CLOSED FOR 2013
The Balsam Mountain Campground and Picnic Area including the Heintooga Ridge and Balsam Mountain Roads will be CLOSED for 2013 due to Sequestration Budget Cuts at the Great Smoky Mountains National Park.
To take a road less traveled, drive to Balsam Mountain via the Heintooga Ridge Road that starts at the Blue Ridge Parkway at Milepost 458.2, just 11 miles from the south end of the Parkway. (Not to be confused with Black Balsam Knob, 38 miles north on the Parkway.) For the first four miles of this paved, two-lane road, you are still in the Blue Ridge Parkway National Park boundaries, complete with some nice high-elevation overlooks looking down on the mountain ridges. Then you enter the Great Smoky Mountains National Park and continue another five miles to the end of the paved section. Here you will find a picnic area and the beautiful Heintooga Overlook. The one-lane unpaved Heintooga Round Bottom Road begins there.
At Black Camp Gap at the entrance to the Great Smoky Mountains National Park, there’s a curious memorial erected by Masonic orders from around the country. This stone monument was built when the park was created and contains examples of rock types from most states and many places throughout the world.
Along the way, you will pass the Balsam Mountain Campground. The general area of the Campground Road turnoff is one of the better high-elevation birding destinations in this region. During the breeding season, one can locate golden-crowned kinglets, hairy woodpeckers, veerys, winter wrens, brown creepers, black-capped chickadees, red-breasted nuthatches, blue-headed vireos, and Blackburnian, black-throated, and Canada warblers.
Balsam Mountain Campground is located in a swath of this rare forest. So, not only does Balsam Mountain offer the highest tent camping within the confines of the Great Smoky Mountains National Park, it also offers campers a chance to experience this remarkable forest first hand.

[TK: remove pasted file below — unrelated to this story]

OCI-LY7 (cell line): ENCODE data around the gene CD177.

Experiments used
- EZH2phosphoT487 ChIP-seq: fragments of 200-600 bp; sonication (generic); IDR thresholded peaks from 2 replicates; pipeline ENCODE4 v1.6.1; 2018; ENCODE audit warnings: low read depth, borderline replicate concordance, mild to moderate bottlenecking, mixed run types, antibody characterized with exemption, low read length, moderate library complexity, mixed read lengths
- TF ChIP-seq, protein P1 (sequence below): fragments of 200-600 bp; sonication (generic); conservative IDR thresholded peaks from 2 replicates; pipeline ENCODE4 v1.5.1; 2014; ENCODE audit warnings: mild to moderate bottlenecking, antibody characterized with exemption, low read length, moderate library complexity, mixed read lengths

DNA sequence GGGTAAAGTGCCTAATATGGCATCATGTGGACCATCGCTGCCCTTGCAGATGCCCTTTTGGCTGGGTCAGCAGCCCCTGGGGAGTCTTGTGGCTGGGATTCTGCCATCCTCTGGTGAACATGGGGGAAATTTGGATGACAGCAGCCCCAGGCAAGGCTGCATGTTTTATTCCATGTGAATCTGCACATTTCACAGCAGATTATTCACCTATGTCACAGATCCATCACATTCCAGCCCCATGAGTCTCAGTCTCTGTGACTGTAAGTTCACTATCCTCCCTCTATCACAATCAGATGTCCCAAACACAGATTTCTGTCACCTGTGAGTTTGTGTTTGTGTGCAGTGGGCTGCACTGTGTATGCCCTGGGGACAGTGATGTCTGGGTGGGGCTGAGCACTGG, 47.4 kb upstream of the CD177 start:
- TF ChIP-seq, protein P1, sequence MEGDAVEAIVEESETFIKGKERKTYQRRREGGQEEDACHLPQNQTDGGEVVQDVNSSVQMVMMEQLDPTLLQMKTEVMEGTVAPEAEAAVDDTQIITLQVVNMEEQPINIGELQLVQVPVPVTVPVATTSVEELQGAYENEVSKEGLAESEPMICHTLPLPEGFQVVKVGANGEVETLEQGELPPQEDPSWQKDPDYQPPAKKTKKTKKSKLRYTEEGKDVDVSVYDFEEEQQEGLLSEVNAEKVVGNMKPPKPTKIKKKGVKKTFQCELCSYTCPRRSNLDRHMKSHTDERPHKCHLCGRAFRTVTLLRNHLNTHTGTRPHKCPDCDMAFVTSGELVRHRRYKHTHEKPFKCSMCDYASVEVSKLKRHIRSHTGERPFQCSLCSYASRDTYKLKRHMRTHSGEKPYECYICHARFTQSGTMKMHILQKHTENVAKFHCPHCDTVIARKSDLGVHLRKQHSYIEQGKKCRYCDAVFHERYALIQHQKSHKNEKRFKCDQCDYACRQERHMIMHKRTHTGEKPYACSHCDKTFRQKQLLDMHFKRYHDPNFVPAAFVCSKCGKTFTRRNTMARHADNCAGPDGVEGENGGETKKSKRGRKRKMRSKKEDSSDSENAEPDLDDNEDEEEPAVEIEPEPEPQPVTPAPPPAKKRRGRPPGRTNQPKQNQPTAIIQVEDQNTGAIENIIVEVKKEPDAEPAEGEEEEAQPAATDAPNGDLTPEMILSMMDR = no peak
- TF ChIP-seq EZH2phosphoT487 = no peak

Balsam Mountain Campground was set up not long after the inception of the National Park in 1934. Back then, very few visitors drove or pulled oversized campers on the narrow winding roads. The vast majority tent camped. So when the Balsam Mountain campground was set up, builders had tent campers in mind. But, even with the small sites relatively close together, you will find ample privacy, because the campground rarely fills. Open mid May to late September.
Flat Creek Trail
At the end of the paved section at the picnic area, there is the Flat Creek hiking trail. Shortly after beginning the trail, you will come to the Heintooga Overlook with two benches to relax on and enjoy the views of the Great Smoky Mountains. Continue on the trail for two miles through a beautiful high-elevation forest to Flat Creek Falls, a steep and narrow cascade. Backtrack or continue past the falls to cross Bunches Creek and reach Balsam Mountain Road. The Flat Creek Trail is 2.6 miles from end-to-end.
For a more adventurous drive (or what we call "car hiking"), take the rustic forest drive on the Heintooga-Round Bottom Road, beginning at the end of the paved road at the picnic area. The one-lane gravel road and runs north along Balsam Mountain before descending into Straight Fork valley to emerge at the nearby Qualla Cherokee Indian Reservation. There are several hiking trails along the way, including Palmer Creek Trail, which descends into a beautiful richly forested valley; or the Hyatt Ridge Trail, which, along with the Beech Gap Trail, makes for a rewarding high-country loop hike of eight miles. Anglers can fish for trout on Straight Fork. Photographers will enjoy many scenic areas to capture. Very few cars travel this road each day. Watch for wildlife, including black bears running across the road.
The 14-mile Heintooga-Round Bottom Road begins its curving route from an altitude of 5,535 feet and descends to about 2,000 feet. This rough road is not suitable for RVs and trailers and is closed in winter. It will take about an hour to travel this route, which showcases the botanical diversity of the Great Smoky Mountains National Park through stands of beech and birch, followed by hemlocks, maples, and oaks. At the broad, flat area known as Round Bottom, the one-lane road becomes two-way before it joins the paved, two-way Big Cove Road north of Cherokee, North Carolina. Round Bottom has one of the drive-in horse camps in the Smokies. (See Google Maps below since there are no signings leading you to Cherokee at the end of the road. You basically turn left on Big Cove Road and go down hill about ten miles to Cherokee. Stop at Mingo Falls along the way.)